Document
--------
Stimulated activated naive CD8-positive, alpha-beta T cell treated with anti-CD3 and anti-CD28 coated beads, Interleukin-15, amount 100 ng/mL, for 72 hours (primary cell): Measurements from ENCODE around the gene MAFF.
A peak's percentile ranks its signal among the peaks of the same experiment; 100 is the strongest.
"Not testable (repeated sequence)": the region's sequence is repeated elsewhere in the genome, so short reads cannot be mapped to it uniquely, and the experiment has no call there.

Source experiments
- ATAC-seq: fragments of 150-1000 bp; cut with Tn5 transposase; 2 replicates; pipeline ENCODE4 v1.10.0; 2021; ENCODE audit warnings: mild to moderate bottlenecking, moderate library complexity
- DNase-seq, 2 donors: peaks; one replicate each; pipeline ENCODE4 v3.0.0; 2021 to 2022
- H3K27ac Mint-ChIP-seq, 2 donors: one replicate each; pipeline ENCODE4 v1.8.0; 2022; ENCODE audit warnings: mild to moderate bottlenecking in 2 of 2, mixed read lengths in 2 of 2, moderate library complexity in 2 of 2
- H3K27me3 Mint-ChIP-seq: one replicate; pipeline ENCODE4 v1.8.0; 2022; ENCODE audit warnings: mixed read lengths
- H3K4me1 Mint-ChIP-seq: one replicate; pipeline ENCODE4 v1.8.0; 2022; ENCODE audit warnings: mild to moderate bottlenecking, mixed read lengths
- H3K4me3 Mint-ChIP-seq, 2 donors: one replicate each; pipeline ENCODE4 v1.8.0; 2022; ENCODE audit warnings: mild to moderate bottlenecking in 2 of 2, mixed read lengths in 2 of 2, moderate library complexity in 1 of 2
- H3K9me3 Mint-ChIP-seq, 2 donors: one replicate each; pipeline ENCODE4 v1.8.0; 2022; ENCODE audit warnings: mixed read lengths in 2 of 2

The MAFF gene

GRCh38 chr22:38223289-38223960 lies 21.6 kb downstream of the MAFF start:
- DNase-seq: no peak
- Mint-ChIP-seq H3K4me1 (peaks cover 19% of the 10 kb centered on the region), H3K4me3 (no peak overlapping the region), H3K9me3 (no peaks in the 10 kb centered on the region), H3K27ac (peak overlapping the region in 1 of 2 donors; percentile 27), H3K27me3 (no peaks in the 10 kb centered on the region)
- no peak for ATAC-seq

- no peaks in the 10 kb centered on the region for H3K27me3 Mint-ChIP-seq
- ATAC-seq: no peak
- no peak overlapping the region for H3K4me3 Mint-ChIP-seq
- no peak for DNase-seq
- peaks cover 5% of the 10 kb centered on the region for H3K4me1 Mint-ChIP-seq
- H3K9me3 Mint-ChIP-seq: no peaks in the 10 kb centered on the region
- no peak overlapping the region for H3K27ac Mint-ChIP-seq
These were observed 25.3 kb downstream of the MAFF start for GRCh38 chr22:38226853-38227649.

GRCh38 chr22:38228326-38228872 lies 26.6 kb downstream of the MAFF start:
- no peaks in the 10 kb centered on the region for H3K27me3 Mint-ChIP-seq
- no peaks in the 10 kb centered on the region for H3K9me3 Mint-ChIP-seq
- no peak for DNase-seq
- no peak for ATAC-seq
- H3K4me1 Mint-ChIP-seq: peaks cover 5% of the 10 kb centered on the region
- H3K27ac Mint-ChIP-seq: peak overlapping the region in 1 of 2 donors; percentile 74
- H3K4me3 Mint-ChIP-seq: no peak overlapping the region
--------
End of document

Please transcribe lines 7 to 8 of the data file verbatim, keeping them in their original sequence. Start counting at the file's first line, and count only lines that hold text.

- H3K27ac Mint-ChIP-seq, 2 donors: one replicate each; pipeline ENCODE4 v1.8.0; 2022; ENCODE audit warnings: mild to moderate bottlenecking in 2 of 2, mixed read lengths in 2 of 2, moderate library complexity in 2 of 2
- H3K27me3 Mint-ChIP-seq: one replicate; pipeline ENCODE4 v1.8.0; 2022; ENCODE audit warnings: mixed read lengths